Housecleaning by Age

Learn what type of house-cleaning chores your kids should be able to do at each age.

If you are anything like most parents, summertime is a double edge sword! You finally get to spend a little more time with the little ones without worrying about homework and afterschool activities. However, keeping your house sparkling clean is probably a little more difficult (or a lot more difficult!).

One of the easiest ways to master your housecleaning this summer is to enlist your kid’s help. Even little kids can do something to help around the house! A fair warning: it is going to be difficult (even frustrating) in the beginning. The truth is, it is often easier, and faster, to just do the cleanup yourself. Letting your little ones help clean may take a little more time up front, but it will benefit you in the long-term. Teach your kids to clean when they are little and you can shave a few chores off your to-do list as your kids get older.

Wondering where to start? Here are a few guidelines for giving your kids cleaning tasks they can handle. While this list is age based, make sure to consider your child’s personality, some chores may be more difficult or a lot easier depending on their personality and skill level:

Toddlers:  

Even little ones can help a little bit! By the time your babe hits two and three years old, they can help put toys in a toy box, put books on a shelf, carry clothes to the laundry basket, throw away garbage and grab their own shoes/coat before heading out. You can turn some of these chores into learning games by separating toys by size or color. You may have to lower your expectation of how tidy the playroom should be or spend a little extra time straightening up after them.

Around four and five, kids should be able to put toys away on their own, neatly stack books, help feed the family pet, clean up spills from the table or floor, water plants and straighten up their bed (it’s probably going to be messy, but they should be able to at least straighten out the covers). If you use eco-friendly cleaning solutions, you don’t have to worry about your little ones helping with washing the floor or walls, as the products should be safe for all of your family.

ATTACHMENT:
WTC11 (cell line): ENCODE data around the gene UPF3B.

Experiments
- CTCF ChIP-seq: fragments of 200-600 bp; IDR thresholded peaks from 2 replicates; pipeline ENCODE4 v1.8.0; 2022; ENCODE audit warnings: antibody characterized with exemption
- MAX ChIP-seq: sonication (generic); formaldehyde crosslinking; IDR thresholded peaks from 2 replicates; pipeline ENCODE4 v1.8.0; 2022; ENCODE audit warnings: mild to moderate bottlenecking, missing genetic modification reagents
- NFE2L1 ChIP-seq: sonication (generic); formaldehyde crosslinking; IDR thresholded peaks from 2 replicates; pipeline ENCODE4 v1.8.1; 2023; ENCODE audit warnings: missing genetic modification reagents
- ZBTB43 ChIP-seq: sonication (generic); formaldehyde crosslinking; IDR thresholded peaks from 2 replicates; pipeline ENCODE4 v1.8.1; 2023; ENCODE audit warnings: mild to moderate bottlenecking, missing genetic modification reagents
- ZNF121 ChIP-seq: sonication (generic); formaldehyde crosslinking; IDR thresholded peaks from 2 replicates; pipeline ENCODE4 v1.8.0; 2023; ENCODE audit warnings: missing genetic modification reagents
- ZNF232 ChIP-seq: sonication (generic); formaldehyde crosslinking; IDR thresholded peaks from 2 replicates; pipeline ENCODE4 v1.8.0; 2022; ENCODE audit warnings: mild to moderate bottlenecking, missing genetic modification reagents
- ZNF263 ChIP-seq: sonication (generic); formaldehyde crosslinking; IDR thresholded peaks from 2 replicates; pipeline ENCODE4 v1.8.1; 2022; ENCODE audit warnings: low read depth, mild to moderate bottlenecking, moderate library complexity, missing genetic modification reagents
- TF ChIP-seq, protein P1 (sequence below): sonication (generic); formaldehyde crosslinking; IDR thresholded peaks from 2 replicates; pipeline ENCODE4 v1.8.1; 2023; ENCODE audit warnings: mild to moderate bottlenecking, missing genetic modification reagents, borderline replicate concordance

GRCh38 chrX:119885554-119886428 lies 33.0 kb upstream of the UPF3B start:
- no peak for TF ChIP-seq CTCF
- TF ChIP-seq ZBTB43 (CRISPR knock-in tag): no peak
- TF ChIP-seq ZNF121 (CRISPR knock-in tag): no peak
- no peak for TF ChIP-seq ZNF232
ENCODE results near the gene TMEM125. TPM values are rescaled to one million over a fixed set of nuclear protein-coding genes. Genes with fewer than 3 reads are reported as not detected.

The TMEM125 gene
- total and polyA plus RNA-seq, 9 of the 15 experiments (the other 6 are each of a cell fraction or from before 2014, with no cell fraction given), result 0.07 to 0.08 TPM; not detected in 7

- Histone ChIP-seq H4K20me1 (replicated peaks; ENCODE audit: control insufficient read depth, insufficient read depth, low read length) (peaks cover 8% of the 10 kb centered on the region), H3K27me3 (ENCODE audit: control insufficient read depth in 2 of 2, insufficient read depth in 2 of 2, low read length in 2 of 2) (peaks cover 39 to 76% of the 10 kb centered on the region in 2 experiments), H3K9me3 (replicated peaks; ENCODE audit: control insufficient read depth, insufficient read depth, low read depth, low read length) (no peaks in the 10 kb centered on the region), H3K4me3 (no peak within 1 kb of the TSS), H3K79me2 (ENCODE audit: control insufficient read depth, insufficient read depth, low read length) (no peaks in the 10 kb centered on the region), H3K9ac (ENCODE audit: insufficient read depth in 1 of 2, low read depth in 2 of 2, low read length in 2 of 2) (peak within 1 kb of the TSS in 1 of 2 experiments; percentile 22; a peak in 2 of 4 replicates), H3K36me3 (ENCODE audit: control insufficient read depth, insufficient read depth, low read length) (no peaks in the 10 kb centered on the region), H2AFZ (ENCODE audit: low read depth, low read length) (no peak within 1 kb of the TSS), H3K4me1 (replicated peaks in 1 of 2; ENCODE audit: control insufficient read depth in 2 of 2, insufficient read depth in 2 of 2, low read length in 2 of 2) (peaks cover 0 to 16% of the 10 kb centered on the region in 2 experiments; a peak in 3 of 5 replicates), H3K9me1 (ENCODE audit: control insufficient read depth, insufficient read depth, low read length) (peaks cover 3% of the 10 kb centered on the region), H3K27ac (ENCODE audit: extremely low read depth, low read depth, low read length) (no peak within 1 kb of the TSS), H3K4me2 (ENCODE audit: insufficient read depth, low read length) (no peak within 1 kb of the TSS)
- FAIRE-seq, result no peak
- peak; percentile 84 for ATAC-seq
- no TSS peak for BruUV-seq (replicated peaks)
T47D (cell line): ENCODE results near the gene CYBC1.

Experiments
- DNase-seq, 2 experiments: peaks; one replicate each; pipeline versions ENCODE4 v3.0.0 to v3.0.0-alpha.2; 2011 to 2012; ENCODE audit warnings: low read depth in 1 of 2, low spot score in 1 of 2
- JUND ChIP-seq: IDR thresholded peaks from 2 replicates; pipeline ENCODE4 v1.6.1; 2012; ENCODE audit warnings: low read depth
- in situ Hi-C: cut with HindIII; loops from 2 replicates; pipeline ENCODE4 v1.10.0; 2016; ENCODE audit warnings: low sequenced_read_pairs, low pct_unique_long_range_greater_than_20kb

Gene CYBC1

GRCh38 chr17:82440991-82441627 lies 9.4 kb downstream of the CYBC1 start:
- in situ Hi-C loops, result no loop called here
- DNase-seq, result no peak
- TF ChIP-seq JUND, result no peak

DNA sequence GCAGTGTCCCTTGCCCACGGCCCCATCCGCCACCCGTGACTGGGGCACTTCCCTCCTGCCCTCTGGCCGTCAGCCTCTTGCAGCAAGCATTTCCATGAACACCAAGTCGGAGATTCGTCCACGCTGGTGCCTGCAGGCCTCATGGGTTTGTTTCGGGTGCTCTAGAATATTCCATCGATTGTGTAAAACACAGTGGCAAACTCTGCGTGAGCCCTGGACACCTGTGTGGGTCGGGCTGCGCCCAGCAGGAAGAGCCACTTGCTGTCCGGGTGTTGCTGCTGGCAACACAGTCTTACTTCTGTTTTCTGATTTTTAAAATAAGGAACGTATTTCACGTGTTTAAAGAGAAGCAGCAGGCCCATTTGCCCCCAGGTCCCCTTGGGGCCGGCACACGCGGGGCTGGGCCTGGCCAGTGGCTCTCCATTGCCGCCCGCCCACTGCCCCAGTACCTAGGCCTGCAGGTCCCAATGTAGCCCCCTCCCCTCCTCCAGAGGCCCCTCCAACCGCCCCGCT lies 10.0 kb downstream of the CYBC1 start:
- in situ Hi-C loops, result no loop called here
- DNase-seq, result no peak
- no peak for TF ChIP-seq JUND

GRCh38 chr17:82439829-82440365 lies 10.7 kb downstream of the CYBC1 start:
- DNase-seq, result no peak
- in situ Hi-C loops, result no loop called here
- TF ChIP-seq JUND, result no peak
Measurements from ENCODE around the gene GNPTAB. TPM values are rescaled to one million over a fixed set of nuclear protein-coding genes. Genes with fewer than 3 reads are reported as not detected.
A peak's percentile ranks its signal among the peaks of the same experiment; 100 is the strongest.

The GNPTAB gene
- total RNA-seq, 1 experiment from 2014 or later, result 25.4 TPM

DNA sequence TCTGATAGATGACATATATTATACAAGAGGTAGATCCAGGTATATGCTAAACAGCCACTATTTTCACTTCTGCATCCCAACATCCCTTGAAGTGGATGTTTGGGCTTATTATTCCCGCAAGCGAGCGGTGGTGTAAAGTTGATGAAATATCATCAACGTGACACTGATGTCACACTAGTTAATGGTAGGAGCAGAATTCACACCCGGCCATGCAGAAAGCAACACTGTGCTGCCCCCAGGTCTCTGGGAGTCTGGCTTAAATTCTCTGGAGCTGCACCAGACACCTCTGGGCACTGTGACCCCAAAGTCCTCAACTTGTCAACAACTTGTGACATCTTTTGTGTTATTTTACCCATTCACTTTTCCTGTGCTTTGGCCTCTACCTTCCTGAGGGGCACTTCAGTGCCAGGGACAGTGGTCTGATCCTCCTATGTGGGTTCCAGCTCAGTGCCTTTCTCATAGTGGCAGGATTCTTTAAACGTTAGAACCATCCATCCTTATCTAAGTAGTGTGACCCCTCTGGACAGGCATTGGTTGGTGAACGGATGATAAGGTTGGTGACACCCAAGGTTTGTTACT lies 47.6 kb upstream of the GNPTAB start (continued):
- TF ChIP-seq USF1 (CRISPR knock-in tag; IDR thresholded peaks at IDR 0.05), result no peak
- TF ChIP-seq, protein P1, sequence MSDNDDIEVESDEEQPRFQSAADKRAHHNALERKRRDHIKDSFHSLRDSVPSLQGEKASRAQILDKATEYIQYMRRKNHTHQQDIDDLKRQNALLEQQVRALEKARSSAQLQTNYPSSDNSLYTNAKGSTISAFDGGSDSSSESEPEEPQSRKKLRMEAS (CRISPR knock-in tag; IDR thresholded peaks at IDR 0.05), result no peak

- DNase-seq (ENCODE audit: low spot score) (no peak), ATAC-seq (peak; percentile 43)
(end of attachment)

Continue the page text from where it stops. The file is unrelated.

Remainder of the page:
School Age:

By the time your little one finishes kindergarten they can help collect trash/leaves from the yard, fold towels, empty the dishwasher (keep an eye on them, especially with sharp knifes), fold socks, rake, help make some dinner items (salad, potatoes etc.) and pull weeds.

Around second and third grade, you can enlist your tikes to load the dishwasher, load the washer and/or dryer, dust furniture, sweep the floor, walk pets, cook eggs, help put groceries away and hang or fold their own laundry (yay!)

By the time your little ones hit fourth and fifth grade, you can have them help clean the bathroom, vacuum, clean off the countertops, scrub out the fridge, help prepare meals (think mac and cheese, pancakes and eggs), get the mail, mow the lawn and help clean out the garage. House cleaning at this age requires less supervision.

Age 12 and up, kids should be able to help with most chores around the house, including mopping, changing lightbulbs, washing the car, painting, cooking dinner, washing windows and babysitting.

There is a learning curve for chores around the home, and there may be days you have to ask your kids to go over their chores again. However, every little bit they do to help around the house is a little bit less you have to take care of. Enjoy summer break without the major messes by making chores part of their daily routine! 

Add new comment

Anonymous

  • No HTML tags allowed.
  • Lines and paragraphs break automatically.

Plain text

  • No HTML tags allowed.
  • Web page addresses and e-mail addresses turn into links automatically.
  • Lines and paragraphs break automatically.